Review by John Philip JohnsonOut of the Black Forest by F.J. Bergmann

by F.J. Bergmann

Centennial Press
P.O. Box 170322
Milwaukee,WI 53217-8026
2012, 44 pp., $8.00

Beautiful and at times haunting, F. J. Bergmann’s new chapbook, Out of the Black Forest, conflates the crowded world of fairy tales into contemporary relevance. Concerned with true love and changelings and eerie silences, among other things, these poems echo with post-modern sensibilities. Accompanying illustration from Kelli Hoppmann help further evoke the mood, and the mood is rich and gothic with a tendency towards uncertainty.

Bergmann, a past Rhysling winner for best spec poetry, and editor of the Science Fiction Poetry Association’s publication Star*Line, is a practiced hand at this genre. Her poems are well-polished, expansive, with terse one word titles tacked onto them. In “Feather,” a foundling girl, raised by birds, asks them “when her feathers/ would come in, when she would be old enough/ to fly.” Fantastical poetry is often concerned with the creation of mood (to transport you elsewhere), and lush diction goes a long way towards that end. The girl raised by birds had been found in the nest of a “lammergeier”:

The birds swaddled her in shed plumage:
She slept nestled in eiderdown, was fanned by
swan primaries, wore pheasant or ibis retrices
in her hair. Looking beyond the endless forest,
she could not tell mountains from clouds.

This poem is about Leda and the Swan, although she never says that, and it’s a lot different than the story you know. Like most spec genre work, it has a rich narrative environment, but the tales here are subtle and obscure, often made of gestures.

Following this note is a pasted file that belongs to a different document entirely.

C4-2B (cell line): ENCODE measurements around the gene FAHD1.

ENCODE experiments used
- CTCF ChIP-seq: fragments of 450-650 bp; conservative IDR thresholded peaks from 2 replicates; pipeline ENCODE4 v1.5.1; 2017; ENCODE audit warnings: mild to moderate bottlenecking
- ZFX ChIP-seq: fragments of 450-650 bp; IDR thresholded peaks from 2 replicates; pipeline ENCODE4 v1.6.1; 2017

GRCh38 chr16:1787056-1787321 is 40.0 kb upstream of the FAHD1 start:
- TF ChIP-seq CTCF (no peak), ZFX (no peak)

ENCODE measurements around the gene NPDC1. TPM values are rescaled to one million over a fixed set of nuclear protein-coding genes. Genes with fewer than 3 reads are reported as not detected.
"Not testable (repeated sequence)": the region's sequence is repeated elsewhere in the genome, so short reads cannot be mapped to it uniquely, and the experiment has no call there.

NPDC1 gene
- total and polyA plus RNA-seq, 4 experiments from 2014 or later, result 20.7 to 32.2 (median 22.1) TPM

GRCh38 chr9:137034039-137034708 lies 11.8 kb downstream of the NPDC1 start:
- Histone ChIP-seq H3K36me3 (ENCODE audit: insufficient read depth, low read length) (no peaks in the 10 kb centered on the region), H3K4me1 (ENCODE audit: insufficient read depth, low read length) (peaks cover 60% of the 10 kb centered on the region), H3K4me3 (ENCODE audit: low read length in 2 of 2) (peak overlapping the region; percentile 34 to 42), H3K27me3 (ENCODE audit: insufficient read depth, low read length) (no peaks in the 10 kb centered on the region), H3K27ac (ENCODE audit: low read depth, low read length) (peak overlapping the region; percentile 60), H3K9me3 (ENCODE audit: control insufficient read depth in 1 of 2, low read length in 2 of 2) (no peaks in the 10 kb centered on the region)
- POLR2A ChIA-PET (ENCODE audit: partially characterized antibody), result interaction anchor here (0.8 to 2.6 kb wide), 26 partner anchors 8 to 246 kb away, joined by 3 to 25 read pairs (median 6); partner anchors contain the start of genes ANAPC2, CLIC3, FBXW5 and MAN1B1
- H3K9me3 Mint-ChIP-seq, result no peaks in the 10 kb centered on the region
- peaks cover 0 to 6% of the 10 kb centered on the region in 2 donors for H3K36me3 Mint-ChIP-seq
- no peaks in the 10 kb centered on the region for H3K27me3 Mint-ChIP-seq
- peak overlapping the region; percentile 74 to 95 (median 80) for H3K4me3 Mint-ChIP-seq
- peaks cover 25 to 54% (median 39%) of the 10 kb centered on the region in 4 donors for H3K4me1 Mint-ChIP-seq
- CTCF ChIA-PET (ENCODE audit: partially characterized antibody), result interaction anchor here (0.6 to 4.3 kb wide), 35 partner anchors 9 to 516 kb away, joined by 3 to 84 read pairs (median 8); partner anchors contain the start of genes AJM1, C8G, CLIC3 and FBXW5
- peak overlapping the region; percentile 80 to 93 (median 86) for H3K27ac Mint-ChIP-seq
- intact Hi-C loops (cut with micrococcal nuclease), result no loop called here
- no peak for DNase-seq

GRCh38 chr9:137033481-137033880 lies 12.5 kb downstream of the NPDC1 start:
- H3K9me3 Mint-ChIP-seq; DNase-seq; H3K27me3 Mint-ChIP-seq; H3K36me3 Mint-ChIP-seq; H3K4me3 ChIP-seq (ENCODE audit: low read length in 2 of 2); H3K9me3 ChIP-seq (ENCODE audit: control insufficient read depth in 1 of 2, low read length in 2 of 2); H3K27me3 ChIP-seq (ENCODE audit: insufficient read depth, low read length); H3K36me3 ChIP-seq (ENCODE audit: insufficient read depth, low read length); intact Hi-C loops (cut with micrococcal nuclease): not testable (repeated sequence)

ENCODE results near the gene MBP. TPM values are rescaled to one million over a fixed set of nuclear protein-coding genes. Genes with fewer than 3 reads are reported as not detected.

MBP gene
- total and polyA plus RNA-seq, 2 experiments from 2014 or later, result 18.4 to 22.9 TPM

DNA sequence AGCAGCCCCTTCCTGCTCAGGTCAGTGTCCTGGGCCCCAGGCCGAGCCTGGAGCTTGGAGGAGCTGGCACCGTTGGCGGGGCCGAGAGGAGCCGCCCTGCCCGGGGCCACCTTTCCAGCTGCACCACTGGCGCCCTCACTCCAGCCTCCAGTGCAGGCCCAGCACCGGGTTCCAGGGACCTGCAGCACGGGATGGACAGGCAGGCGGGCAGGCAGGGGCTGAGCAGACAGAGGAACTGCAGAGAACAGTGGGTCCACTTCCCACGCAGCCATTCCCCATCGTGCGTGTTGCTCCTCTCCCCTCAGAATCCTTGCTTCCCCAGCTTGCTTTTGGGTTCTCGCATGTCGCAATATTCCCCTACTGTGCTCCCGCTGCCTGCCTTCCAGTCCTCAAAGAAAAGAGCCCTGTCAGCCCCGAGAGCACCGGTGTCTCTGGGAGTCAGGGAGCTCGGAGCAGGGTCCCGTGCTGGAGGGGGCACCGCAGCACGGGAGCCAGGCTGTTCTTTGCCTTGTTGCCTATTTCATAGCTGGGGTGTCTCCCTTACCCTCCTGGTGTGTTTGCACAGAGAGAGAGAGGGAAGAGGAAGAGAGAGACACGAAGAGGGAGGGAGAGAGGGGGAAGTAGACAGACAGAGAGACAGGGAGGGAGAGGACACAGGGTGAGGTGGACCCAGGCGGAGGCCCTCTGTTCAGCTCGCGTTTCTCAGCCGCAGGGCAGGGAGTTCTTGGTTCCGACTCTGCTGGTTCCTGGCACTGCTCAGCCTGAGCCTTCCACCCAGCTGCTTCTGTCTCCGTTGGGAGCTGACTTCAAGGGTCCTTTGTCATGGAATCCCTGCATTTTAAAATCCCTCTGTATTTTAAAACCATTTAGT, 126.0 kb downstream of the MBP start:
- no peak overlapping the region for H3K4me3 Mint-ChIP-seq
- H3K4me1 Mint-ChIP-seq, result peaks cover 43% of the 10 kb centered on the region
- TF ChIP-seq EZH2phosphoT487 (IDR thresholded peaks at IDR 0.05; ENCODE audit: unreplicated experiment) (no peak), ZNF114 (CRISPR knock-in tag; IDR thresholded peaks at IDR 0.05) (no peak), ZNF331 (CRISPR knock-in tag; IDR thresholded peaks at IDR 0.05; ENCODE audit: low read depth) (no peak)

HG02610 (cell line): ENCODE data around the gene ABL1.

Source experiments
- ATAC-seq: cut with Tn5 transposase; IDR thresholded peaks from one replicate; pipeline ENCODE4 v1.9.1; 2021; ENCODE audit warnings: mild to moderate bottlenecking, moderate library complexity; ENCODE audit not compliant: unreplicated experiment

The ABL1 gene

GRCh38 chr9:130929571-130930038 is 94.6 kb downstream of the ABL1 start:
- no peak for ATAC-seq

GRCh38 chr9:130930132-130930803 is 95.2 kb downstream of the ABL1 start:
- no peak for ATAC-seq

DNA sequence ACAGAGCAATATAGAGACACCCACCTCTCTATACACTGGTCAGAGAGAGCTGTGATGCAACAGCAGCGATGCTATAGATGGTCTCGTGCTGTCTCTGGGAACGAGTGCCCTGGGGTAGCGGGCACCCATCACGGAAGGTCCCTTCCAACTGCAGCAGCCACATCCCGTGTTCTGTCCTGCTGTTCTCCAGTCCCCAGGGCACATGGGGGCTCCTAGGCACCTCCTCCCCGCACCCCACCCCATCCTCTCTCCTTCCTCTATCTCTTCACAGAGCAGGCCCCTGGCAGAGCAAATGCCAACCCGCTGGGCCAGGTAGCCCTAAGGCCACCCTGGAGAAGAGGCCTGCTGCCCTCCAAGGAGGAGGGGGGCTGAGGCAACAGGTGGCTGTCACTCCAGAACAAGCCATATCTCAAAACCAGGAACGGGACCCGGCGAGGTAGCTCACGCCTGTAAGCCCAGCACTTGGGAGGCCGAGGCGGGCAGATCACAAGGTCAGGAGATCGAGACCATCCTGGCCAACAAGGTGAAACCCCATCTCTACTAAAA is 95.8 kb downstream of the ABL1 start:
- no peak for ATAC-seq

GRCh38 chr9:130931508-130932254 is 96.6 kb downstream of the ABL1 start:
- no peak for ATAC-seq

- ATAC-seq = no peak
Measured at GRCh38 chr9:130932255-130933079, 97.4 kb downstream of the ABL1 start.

For example, in “Teeth,” a girl with a red hood goes out into the woods with a basket of food for her grandmother. But no wolf appears. Instead, the poem ends simply with the forest growing dark, and her lifting the napkin (which she had “spent all winter/ embroidering with snowflakes”) off the basket to find “There was no bread./  In the moonlight, white pebbles/ glistened like teeth.” That which menaces is sublimated.

There is no visible threat anywhere in “Hair,” but the air of menace abounds, sumptuously. The poem is about a girl in a tower with long yellow hair “as heavy as gold threads.” She pulls out the “glittering strands” one by one, letting them “float away on the wind, until/ her head is bald as a spotted egg/ and every tree in the forest/ was crowned with a golden nest.” The tower resonates in my mind like a girl in her bathroom; pulling out her hair feels like she’s cutting herself. The romantic mien, at least to me, hints of the comfort of that pathology for its practitioners.

These poems are full of touchstones like that to give us a bearing in their fantastical worlds. The poems connect, and transport. That’s the reason I love this genre. These poems quicken my breath, and let me touch something carefully delirious. There is a glut of fairy tales out there but these are more personal. For my taste, I can only take so much tapestry, but at sixteen poems, this is just the right-sized serving. You might try it with a cup of mulled cider. Good spec poems like these help me, just momentarily, break away from this software we call western civilization. And enrich my perspective when I return.


John Philip Johnson has work recently published or accepted Southern Poetry Review, Euphony, Ruminate, Dreams & Nightmares, and in the Rattle’s Speculative Poetry issue. He lives in Lincoln, Nebraska, with his wife and five children.  www.johnphilipjohnson.com

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